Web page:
An Overview of International Web Accessibility Standards

International Web Accessibility Standards
Key Takeaways -
  1. Web Content Accessibility Guidelines (WCAG) ensure web accessibility for everyone, including people with disabilities.
  2. Every country has laws, accessibility standards, compliance standards, and penalties.
  3. Meeting international accessibility standards is best to avoid lawsuits.

An Overview of International Web Accessibility Standards

With our digital dependency, the need for web accessibility has grown. Web accessibility ensures that people with disabilities enjoy the same access as everyone else.

Published in 1999, the Web Content Accessibility Guidelines (WCAG) are responsible for making digital content accessible to people with disabilities. Governed by four principles: perceivable, operable, understandable, and robust, these guidelines have three levels of testable success criteria for conformance: A (the minimum level), A.A. (medium level), and AAA (highest level).

Despite this, many accessibility barriers still exist. Every country has its laws and regulations to target them. Currently, WCAG has become the international accessibility standard, as many countries have adopted them as a reference. Let us briefly look at web accessibility laws in these countries.

United States of America

The Americans govern Web accessibility in the U.S. with Disabilities Act of 1990 (ADA) and Section 508 of the Rehabilitation Act of 1973. The ADA and Section 508 ensure equal access and opportunities by making web accessibility a priority to protect people with disabilities from discrimination. Though the ADA does not explicitly mention websites, compliance with the international accessibility standards WCAG is necessary.

European Union

The E.U. actively addresses website accessibility issues by coordinating these two policies within the member states. EN 301 549, or The E.U. Web Accessibility Directive and The European Accessibility Act, strives to eliminate web accessibility barriers in the public sector to ensure equal participation for people with disabilities. As a result, all public websites must comply with WCAG accessibility.

Canada

Canada and its provinces have web accessibility-specific laws, such as the Accessible Canada Act. Along with this Act, the provincial accessibility laws such as the Accessibility for Ontarians with Disabilities Act (AODA) of 2005, Accessibility for Manitobans Act (AMA) of 2013, and the Nova Scotia Accessibility Act of 2017 ensure goods, services, and ICT are equally accessible to the public. It also requires compliance with international accessibility standards WCAG.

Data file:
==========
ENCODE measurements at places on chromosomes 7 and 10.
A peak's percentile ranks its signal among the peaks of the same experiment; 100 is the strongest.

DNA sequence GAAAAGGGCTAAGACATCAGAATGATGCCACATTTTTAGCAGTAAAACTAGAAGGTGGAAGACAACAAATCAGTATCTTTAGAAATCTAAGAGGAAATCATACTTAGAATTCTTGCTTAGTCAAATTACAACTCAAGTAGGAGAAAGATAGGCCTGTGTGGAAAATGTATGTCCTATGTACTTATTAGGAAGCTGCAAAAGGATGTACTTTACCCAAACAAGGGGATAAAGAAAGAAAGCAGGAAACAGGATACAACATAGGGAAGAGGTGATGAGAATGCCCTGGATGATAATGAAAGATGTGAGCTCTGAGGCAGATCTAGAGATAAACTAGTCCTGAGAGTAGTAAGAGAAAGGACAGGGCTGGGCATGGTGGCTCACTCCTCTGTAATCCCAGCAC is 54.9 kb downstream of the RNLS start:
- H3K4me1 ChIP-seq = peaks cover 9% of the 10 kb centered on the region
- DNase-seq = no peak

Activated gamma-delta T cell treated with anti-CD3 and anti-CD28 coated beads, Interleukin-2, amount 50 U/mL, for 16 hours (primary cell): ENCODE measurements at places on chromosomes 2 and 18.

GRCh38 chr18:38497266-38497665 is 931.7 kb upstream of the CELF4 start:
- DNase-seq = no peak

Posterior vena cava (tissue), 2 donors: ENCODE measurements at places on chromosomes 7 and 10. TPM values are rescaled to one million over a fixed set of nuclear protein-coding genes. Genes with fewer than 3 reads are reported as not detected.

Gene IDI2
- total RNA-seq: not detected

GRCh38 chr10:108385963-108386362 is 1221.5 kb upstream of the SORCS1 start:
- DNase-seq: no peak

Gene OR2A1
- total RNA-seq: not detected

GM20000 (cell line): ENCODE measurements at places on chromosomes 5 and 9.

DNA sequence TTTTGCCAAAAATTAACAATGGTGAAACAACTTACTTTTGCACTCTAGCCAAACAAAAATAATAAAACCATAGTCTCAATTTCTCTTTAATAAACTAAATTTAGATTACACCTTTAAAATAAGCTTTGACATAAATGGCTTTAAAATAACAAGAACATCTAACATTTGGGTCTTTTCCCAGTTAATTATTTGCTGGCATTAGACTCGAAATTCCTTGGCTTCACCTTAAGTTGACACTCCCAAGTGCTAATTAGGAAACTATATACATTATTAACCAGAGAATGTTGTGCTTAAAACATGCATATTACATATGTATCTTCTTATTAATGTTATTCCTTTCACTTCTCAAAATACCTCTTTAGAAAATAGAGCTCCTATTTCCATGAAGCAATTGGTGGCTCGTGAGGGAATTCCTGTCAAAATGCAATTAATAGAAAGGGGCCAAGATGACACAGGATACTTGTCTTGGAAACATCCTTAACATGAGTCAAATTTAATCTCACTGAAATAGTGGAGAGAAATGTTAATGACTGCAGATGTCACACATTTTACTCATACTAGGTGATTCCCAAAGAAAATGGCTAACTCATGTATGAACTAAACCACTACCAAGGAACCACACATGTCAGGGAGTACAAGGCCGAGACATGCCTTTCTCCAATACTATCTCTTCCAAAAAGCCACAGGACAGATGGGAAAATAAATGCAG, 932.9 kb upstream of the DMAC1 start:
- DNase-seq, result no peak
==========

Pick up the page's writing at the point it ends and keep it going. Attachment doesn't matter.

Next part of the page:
Australia

Australia’s Disability Discrimination Act of 1992 requires all Australian government organizations to make their information accessible to everyone, especially those with disabilities. They also accepted the Procurement Standard Guidance (2016) and AS EN 301 549 (similar adoption of EN 301 549 V1.1.2), which requires all government and non-government websites to follow the latest accessibility standards of WCAG 2.0.

United Kingdom

U.K.’s Equality Act of 2010 prohibits discrimination against people with disabilities in providing goods, facilities, and services. However, it does not specify the services. The Code of Practice that accompanies the Act explicitly mentions websites as one of the “services to the public.”

India

India aims to remove barriers to website accessibility with the Rights of Persons with Disabilities Act of 2016 (RPD) and the Guidelines for Indian Government Websites.

The Rights of Persons with Disabilities Act (RPD) requires all sectors in India to provide equal opportunity and accessibility to people with disabilities. Guidelines for Indian Government Websites authorize the design of information and communication technology(ICT) to be accessible to people with all types of disabilities.

Germany

Germany is moving toward a barrier-free future with its accessibility laws Equal Opportunity Act (Disability Equality Act – BGG) and Federal Ordinance on Barrier-Free Information Technology or BITV 2.0. The latter follows the latest version of international accessibility standards WCAG.

Final Thoughts

  1. Web Content Accessibility Guidelines (WCAG) aim for web accessibility for everyone, including people with disabilities.
  2. WCAG is considered the international accessibility standard.
  3. Every country has its laws and accessibility standards.
  4. Most countries reference WCAG as compliance standards to meet web accessibility requirements.

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Editors:

Debangku Sarma

Digital Marketing Associate
Continual Engine

Vijayshree Vethantham

Senior Vice-President, Growth & Strategy
Continual Engine US LLC

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